My extreme emotional instability was unfair enough, and to have the people closest to me react with tough love was the most unfair thing of all. It's what made me hesitate to dial the phone, and I so desperately needed people who I could call.


In high school, I went to a church event with middle schoolers from our congregation, as a chaperone (I know, yikes. Someone once put me in charge).

There was a workshop that weekend about prayer. This very funny guy, who was acting as our emcee for the event, led the workshop, and while he peppered his presentation with jokes, he mellowed as he talked about conversing with God.

The one thing I remember from his talk is this: you can pray with your hands open. They don't have to be clasped, or holding the hand of another (though I love the holding hands while praying thing). You can just rest them on your thighs, Mr. Emcee said, upturned, like shallow dishes you might drop jewelry into.

I am usually a clasper, and when saying the Lord's Prayer with my family or praying with Abby in our living room, I am a hand holder. But every once in a while I drop my hands and leave them open, letting still air touch my palms.

Our emcee is not the only one who sees the value of openness. I read in Isabel Gillies fantastic book, A Year and Six Seconds, that she sometimes lies on the floor on her back. The position guarantees vulnerability, she explains.

Loosen your grip, writes Anne Lamott.

As I let my hands fall open during our congregational prayer this past Sunday, and as I listened to Rustin's sermon, it occurred to me once more that I've been operating with fists lately, and not open hands. I have the treatments that worked so well for me -- therapy, meds -- bubbling around so actively in my brain; I don't seem to have any room left for grace.

I've discovered that I detest watching people I love grapple with pain. I've also discovered that I can be impatient, waiting for their struggle to end, and focused only on the solution that I want to see.

I've learned that I have embodied a behavior that, when once exercised toward me, threatened to crush me, while I was in one of the most delicate states I've ever known.

This has not been an easy fact to recognize.


I suppose there is some good news in all of this.

Even though I've deemed myself a selfish, self-righteous person in reaction to my friends' pain, in the midst of this I have not lost sight of the fact that I am not the ultimate solution to their problems. I still understand that a therapist can help in ways that I can't. That an "unbiased third party" (as my brother so famously once describe a counselor's role to me) can listen and offer advice in a way that doesn't have all my Bailey-ness in the way. I sure hope my friends need me, but I don't want to be the only thing they need.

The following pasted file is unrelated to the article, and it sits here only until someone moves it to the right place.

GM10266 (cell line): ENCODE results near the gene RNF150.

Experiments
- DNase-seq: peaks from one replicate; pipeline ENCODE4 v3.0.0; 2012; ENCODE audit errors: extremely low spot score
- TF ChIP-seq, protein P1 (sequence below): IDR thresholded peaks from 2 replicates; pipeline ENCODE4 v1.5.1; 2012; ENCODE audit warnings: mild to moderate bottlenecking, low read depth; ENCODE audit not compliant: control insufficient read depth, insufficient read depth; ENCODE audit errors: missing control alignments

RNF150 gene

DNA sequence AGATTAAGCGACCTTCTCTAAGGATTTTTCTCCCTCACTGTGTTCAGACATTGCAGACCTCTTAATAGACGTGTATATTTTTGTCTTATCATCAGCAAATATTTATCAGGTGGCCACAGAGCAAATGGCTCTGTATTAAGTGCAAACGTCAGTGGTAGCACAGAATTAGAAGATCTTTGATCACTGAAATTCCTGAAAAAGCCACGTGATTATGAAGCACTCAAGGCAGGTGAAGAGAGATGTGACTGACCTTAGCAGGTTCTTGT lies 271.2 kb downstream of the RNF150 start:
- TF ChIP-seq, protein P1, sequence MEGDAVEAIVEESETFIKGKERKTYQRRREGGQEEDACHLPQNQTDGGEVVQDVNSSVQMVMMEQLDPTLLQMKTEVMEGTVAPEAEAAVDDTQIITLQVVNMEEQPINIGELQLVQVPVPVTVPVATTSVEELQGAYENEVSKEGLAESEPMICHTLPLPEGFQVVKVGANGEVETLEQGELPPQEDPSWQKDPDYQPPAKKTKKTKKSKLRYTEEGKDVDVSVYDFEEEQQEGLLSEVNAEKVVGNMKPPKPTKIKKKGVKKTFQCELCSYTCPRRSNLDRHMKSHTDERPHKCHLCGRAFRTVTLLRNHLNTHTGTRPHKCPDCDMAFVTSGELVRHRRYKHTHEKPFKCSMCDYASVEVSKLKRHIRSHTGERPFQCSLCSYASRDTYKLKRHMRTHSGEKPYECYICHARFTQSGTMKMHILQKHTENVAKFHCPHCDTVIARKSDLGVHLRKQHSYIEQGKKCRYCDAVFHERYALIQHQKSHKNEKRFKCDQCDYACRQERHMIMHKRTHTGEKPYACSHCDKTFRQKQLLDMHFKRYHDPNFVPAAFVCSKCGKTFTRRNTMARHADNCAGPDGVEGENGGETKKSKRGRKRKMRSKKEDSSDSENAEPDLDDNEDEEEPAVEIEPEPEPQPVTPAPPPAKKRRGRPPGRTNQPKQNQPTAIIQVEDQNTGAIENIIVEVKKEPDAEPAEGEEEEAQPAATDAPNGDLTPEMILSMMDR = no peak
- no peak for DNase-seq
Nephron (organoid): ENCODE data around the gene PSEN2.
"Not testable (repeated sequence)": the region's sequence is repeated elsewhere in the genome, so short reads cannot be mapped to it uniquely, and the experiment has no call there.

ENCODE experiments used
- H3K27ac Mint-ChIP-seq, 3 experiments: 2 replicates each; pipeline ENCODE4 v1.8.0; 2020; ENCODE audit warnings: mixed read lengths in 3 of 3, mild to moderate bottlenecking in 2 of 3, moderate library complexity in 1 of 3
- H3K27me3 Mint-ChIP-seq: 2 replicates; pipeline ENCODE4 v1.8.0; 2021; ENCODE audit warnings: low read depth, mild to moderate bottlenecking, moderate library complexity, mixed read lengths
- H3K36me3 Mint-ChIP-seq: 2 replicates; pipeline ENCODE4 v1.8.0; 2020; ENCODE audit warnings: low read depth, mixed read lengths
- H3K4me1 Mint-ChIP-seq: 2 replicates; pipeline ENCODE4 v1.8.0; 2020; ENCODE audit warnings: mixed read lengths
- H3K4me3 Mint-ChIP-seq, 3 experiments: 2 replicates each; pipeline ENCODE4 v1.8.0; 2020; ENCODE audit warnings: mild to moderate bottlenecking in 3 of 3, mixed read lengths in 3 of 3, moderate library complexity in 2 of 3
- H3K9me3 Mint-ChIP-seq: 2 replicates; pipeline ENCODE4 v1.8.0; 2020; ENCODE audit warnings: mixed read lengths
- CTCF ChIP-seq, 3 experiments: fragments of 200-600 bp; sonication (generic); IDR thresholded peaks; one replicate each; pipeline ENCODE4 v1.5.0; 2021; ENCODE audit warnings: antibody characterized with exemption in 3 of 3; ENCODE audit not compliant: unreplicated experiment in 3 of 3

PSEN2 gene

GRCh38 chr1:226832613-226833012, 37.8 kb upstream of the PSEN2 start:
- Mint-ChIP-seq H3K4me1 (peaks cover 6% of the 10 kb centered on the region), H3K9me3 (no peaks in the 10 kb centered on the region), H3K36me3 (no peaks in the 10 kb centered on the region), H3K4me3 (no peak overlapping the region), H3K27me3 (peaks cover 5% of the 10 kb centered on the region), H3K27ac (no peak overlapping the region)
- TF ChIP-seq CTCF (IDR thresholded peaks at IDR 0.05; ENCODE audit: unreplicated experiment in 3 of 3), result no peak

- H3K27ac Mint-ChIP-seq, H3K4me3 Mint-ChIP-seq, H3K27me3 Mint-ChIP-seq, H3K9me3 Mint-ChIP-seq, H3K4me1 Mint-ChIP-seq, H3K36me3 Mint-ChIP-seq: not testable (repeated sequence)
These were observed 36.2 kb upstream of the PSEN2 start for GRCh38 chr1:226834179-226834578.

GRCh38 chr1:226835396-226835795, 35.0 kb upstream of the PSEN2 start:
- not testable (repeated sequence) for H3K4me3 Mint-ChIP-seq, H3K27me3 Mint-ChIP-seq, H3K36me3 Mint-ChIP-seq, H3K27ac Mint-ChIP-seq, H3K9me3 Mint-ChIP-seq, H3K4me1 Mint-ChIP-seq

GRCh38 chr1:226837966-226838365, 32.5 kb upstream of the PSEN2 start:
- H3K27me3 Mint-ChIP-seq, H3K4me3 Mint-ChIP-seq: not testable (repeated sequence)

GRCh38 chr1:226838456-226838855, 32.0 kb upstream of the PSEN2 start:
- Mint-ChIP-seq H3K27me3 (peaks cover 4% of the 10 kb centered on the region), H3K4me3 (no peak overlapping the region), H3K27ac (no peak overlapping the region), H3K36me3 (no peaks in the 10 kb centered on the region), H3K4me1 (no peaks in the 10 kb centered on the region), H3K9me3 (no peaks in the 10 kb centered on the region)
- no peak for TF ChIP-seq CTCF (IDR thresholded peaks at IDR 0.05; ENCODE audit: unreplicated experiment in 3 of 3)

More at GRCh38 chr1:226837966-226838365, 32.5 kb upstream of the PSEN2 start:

I recognize that God can help. That faith communities can help. That walks, and water, and pets and funny movies and pizza and singing and being silly can help. That time, blessed time, can do so much, God willing, to turn things around.

Alex and my parents have reminded me that I can't fix people. I can't make them engage in self-help activities if they don't want to, even if I think they're beyond due for some.

In the meantime, there are some things I know I can do. 

I can continue to advocate for mental health services at large. I can keep writing, and talking, and listening. I can always be ready, in my hypothetical linen (it wrinkles, so I don't have a lot of it in my closet).

I can keep taking care of myself, so that I can remain in a place to listen, to love. I can recognize when I'm being less than compassionate, and talk it out with my therapist and others.

And I can keep my hands open. I can pray for all of us, because we all need help.

And since God gave me two hands -- ai'nt that quaint? -- I can use one to pray, openly, and the other can maybe quit clenching and instead get up and help. Instead of using my hand to simply point one to another helper, I can use it to be a helper. Pour a cup of tea, clean up messes, buy a plane ticket to come visit, pick up the bill.

And I can use my free hand to call my friends who need some listening love. Always remembering those moonlit, ombré numbers that once connected me to people who listened and loved me.